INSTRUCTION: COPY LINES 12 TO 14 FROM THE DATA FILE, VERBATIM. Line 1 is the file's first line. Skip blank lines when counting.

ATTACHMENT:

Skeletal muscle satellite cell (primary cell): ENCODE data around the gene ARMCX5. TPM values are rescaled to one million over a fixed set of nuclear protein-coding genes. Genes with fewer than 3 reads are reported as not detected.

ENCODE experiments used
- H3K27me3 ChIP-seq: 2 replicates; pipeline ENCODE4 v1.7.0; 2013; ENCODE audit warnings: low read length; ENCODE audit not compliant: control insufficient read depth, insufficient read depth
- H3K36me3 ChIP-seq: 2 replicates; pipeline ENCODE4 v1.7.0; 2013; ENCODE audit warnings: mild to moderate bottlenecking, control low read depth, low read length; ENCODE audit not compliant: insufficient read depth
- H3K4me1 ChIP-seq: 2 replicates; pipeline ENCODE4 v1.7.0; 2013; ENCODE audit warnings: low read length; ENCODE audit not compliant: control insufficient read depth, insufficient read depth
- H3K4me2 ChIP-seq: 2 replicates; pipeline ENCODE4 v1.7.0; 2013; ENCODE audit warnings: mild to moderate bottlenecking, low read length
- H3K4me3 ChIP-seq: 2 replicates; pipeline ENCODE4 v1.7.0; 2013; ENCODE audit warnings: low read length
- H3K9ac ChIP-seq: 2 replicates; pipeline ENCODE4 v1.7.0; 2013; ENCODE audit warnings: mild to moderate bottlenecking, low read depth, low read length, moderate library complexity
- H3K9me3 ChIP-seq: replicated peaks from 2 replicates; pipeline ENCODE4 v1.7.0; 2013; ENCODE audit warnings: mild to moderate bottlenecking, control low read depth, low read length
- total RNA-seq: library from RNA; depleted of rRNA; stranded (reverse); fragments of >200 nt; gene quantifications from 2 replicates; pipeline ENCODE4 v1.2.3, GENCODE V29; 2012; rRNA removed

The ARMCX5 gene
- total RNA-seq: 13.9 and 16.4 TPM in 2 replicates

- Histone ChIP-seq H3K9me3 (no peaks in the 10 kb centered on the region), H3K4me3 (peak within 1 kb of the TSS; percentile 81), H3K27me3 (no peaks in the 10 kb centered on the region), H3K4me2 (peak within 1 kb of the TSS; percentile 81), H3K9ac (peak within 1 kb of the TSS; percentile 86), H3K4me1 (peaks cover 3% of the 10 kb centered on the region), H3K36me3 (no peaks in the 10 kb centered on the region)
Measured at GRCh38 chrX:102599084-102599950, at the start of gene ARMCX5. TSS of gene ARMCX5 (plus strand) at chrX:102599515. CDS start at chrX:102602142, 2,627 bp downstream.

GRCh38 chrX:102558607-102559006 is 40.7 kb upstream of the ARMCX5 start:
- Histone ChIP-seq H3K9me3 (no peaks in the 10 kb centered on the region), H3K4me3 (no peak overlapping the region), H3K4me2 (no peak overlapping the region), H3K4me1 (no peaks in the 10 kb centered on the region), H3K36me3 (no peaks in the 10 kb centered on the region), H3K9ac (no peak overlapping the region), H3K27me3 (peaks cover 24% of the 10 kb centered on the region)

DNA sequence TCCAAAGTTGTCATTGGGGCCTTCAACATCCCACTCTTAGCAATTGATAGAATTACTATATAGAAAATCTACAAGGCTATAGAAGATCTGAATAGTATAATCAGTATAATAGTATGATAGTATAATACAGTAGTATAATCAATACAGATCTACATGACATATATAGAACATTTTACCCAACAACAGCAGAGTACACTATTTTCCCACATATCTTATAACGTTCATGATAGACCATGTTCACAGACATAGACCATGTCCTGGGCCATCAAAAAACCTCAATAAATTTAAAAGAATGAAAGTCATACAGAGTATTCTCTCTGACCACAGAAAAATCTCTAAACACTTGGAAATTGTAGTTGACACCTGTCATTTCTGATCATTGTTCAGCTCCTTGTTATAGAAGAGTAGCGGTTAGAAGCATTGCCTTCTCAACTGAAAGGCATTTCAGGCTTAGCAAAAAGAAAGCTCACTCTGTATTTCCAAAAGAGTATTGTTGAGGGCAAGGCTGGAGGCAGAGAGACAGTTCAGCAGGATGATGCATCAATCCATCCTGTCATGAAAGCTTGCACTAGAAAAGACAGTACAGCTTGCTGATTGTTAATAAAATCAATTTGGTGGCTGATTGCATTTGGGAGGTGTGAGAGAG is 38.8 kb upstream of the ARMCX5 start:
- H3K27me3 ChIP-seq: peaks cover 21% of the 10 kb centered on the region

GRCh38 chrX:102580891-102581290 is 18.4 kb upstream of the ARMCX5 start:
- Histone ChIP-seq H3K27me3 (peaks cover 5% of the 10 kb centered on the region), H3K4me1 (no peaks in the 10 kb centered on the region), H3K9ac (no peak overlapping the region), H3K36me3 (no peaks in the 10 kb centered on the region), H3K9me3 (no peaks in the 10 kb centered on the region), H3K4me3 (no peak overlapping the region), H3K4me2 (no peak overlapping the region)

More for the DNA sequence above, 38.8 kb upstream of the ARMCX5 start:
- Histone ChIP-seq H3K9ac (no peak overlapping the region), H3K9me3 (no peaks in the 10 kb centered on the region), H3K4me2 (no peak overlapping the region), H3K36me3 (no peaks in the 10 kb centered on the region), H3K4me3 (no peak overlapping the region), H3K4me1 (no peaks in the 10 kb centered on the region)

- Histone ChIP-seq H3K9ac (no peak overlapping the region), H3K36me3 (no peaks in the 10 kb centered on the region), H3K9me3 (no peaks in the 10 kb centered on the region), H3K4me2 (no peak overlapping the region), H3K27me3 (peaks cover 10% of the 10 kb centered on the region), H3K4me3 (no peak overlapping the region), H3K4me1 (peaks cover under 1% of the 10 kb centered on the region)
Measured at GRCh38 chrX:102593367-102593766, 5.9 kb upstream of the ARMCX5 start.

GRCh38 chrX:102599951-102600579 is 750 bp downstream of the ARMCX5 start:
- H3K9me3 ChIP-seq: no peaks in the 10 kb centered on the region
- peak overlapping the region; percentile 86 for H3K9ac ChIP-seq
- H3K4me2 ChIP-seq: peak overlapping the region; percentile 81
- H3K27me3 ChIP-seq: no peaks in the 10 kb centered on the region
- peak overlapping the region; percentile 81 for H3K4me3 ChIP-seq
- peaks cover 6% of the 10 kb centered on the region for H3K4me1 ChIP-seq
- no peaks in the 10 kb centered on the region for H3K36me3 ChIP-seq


- total RNA-seq: 13.9 and 16.4 TPM in 2 replicates

- Histone ChIP-seq H3K9me3 (no peaks in the 10 kb centered on the region), H3K4me3 (peak within 1 kb of the TSS; percentile 81), H3K27me3 (no peaks in the 10 kb centered on the region), H3K4me2 (peak within 1 kb of the TSS; percentile 81), H3K9ac (peak within 1 kb of the TSS; percentile 86), H3K4me1 (peaks cover 3% of the 10 kb centered on the region), H3K36me3 (no peaks in the 10 kb centered on the region)
Measured at GRCh38 chrX:102599084-102599950, at the start of gene ARMCX5. TSS of gene ARMCX5 (plus strand) at chrX:102599515. CDS start at chrX:102602142, 2,627 bp downstream.